Doing some tests, I noticed that having
REFRESH FAST ON COMMIT materialized view and flashbacks enabled cause Oracle to create many child cursors in some cases. For example,
CREATE TABLE table1 (table1_id INT NOT NULL PRIMARY KEY, val1 VARCHAR2(20)); CREATE TABLE table2 (table2_id INT NOT NULL PRIMARY KEY, table1_id INT NOT NULL , val2 VARCHAR2(20), CONSTRAINT FK_table2_table1_id FOREIGN KEY (table1_id) REFERENCES table1(table1_id) ); --index on FK column omitted for simplicity CREATE MATERIALIZED VIEW LOG ON table1 WITH ROWID; CREATE MATERIALIZED VIEW LOG ON table2 WITH ROWID; CREATE MATERIALIZED VIEW mv_test REFRESH FAST ON COMMIT AS SELECT A.table1_id, b.table2_id, A.val1, b.val2, a.rowid as rid1, b.rowid as rid2 FROM table1 A,table2 b WHERE (b.table1_id = a.table1_id); INSERT INTO table1 (table1_id,val1) values (1,'test'); INSERT INTO table2 (table2_id,table1_id,val2) VALUES (1,1,'test2'); COMMIT; UPDATE table2 SET val2 = 'test3' WHERE table2_id = 1; COMMIT; SELECT * FROM v$sqlarea WHERE sql_text like upper('%mv_test%'); -- find sql_id used to populate data into mview, -- something starting with /* MV_REFRESH (INS) */, -- version count = 1 UPDATE table2 SET val2 = 'test4' WHERE table2_id = 1; COMMIT; -- check version count in v$sqlarea, it got increased by 2, now it's 3 SELECT * FROM v$sql_shared_cursor WHERE sql_id = :sql_id_from_prev_steps -- it shows 'Y' in FLASHBACK_CURSOR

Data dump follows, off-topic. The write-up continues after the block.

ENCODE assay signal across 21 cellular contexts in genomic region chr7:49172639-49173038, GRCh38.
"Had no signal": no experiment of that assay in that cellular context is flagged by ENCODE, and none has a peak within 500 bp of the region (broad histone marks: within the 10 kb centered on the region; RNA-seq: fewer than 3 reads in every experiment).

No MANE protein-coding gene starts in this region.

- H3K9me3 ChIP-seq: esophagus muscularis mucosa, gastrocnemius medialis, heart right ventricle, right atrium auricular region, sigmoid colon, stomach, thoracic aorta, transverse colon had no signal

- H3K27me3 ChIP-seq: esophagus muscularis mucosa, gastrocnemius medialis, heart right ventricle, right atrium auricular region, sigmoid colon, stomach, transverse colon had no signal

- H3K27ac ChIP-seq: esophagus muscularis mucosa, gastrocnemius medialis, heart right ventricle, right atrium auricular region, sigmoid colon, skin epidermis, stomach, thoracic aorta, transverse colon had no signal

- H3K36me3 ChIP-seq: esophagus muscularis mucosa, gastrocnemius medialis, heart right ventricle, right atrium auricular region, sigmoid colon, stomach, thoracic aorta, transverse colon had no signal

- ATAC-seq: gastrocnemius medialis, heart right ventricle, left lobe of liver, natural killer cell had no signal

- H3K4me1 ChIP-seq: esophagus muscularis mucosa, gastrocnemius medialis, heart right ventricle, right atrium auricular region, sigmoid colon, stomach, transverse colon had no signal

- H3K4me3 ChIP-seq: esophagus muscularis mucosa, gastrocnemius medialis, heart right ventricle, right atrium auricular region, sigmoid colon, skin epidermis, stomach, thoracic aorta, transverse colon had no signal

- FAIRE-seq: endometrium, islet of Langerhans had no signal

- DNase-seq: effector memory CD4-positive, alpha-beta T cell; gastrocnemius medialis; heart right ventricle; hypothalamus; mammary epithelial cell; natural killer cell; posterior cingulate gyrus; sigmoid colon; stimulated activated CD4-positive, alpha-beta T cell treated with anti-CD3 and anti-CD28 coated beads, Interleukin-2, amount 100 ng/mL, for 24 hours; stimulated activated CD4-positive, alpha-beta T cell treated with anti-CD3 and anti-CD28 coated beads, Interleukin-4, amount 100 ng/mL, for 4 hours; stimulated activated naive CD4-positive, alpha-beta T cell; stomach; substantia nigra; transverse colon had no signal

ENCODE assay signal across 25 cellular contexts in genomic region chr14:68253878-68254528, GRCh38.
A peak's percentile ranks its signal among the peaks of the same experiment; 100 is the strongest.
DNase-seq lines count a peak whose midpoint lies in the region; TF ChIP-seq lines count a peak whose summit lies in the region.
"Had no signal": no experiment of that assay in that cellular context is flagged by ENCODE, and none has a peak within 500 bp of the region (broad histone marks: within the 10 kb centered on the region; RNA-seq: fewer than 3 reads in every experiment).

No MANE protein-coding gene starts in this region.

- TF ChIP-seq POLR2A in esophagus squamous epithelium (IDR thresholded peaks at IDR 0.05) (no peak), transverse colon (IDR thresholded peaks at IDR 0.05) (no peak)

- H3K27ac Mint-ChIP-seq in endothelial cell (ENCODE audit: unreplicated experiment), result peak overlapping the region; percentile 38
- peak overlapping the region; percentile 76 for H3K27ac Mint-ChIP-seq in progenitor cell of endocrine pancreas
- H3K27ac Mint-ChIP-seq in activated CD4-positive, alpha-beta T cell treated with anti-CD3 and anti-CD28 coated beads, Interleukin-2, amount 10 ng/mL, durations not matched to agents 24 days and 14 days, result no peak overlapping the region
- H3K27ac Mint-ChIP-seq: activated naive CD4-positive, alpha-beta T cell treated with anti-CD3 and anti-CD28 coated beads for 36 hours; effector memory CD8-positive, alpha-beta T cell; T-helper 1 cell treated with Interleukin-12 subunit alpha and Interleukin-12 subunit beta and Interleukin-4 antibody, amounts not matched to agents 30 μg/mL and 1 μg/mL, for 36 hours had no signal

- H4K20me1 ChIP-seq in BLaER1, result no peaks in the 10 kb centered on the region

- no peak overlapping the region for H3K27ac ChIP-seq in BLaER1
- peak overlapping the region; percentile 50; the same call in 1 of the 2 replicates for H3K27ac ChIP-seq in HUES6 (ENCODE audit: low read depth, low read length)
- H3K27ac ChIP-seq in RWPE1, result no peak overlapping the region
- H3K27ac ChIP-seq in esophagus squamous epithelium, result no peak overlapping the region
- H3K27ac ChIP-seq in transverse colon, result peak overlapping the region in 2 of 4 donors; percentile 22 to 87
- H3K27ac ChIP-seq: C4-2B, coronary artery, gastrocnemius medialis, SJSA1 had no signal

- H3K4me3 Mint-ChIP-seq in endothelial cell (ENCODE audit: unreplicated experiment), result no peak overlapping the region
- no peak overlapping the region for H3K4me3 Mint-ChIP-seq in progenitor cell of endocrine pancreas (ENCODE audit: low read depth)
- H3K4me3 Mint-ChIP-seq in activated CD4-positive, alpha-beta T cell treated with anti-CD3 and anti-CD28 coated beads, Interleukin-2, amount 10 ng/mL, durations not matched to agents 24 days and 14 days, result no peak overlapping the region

From now each update(followed by commit) that hits underlying tables (or at least columns that are part of materialized view definition) ends up creating a new child cursor. As far as I understand many child cursors means among other things high usage of sharable memory.
Can it be an issue in real-world scenario even in case of relatively small number of dml against underlying tables? If yes, what is the right way to deal with such cases ?